It would sag away to leeward, spilling wind from the middle and upper parts of the sail. In the opposite extreme, if you position the lead directly below the headsail clew, you can exert plenty of downward pull on the leech, but none on the foot. No, you have to set your lead-the lead block is fixed to a track bolted to the deck so that the lead can be moved as necessary-such that it exerts equal down and aft tension. So how do you know where to position the lead in order to split the difference, thus attaining equal pull on the foot and the leech?
Position the lead such that the sheet seems to bisect the angle formed by the foot and the leech. Often the sailmaker sews a strip of reinforcement material against the stresses on the clew that also bisects the angle for you. Set your lead such that your sheet and the reinforcement strip form a straight line. Now you have a proper basic lead position: The sheet pulls down and aft, producting equal tension on both the foot and the leech.
Mainsheets run between a point at or near the aft end of the boom to a point near the centerline of the boat directly below. Mainsails are more complex than headsails. That is to say, mainsails require more and different lines to control their trim than headsails. Sit down in the cockpit and study the main-sheet. Notice that it has several 'parts' running up and down between pulleys (called blocks in sailing speak), one set of blocks shackled to the boom, the other to the boat. Because the weight of the wind in the mainsail is too great to handle with a single line, those multiple parts running through blocks afford enough mechanical advantage to overcome the wind force in the sail.
The outhail is another control unique to mainsails. Attached to the clew, it tightens or loosens the foot of the main dependingon wind velocity and direction relative to the boat's heading. The tail of the outhaul is typically led forward inside the boom to an exit hole and a cleat mounted near the forward end of the boom. All race boats have adjustable outhauls. On most cruising boats the outhaul is not rigged to allow much fore-and-aft movement. It's merely an attachment point for the clew.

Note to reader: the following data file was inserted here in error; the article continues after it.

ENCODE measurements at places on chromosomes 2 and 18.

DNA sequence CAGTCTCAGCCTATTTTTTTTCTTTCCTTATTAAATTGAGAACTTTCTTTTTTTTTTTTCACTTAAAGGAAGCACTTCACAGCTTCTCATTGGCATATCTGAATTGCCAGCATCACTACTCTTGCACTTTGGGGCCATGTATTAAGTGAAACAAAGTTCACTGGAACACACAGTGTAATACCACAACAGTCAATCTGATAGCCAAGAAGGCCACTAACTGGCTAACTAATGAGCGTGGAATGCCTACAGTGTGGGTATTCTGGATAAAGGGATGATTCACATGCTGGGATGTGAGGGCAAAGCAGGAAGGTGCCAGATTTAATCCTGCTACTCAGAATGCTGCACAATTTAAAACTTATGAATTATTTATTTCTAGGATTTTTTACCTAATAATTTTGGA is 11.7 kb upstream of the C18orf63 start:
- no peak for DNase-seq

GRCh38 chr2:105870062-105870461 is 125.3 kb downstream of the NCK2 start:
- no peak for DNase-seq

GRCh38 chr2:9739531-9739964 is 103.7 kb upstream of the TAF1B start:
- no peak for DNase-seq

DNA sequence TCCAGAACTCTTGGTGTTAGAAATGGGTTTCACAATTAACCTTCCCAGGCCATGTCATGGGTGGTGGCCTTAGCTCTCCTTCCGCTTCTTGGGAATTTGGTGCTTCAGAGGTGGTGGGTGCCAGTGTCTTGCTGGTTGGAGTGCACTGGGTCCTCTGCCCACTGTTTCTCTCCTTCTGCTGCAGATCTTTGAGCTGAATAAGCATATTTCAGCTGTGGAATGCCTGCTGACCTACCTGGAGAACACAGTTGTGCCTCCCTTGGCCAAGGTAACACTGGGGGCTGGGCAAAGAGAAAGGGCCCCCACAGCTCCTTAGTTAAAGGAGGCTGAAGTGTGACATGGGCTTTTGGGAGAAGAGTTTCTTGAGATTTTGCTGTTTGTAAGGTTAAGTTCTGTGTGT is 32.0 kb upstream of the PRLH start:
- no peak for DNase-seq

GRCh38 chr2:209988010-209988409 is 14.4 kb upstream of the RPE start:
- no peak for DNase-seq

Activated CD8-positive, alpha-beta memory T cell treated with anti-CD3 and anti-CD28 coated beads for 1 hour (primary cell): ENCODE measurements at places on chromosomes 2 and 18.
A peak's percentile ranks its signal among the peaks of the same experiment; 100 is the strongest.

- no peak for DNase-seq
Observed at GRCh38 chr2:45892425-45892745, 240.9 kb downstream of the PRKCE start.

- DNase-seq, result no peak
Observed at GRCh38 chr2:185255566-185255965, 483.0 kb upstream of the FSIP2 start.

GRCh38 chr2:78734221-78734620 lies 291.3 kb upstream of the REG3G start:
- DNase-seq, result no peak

The boom vang, still another mainsail control, is rigged to pull down on the boom. The forward end of the vang is mounted near the back of the mast at or near the deck, and the aft (upper) end of the vang is shackled to the boom several feet aft of the gooseneck. The vang's purpose is to exert downward pull on the leech.
When the sails are pulled in tight alng the centerline, as when sailing to windward, the mainsheet exerts adequate downward pull on the boom and the mainsail. In that case, no vang tension is necessary. But when the wind is blowing over the back of the boat, and the boom is eased accordingly outside the lifelines, the mainsheet, angling outboard horizontally, no longer pulls down on the boom. The force of the wind on the sail therefore tends to cause the boom to rise, and this in turn causes the leech of the main to sag off the leeward, spilling wind. Tightening the vang lowers the boom to a more efficient position roughly parallel to the surface of the water. Keep in the back of your mind for now that the vang, like the sheet, is a leech control. And this suggests a broader principle about sail trim worth noting now to be elaborated upon later: The various lines control individual parts of each sail, luff, leech, and foot. By easing or tightening their respective lines, you change the angle of the sail to the wind or you change the shape of the sail. When you have the parts working together in unison and in balance, you have the correctly trimmed your sails.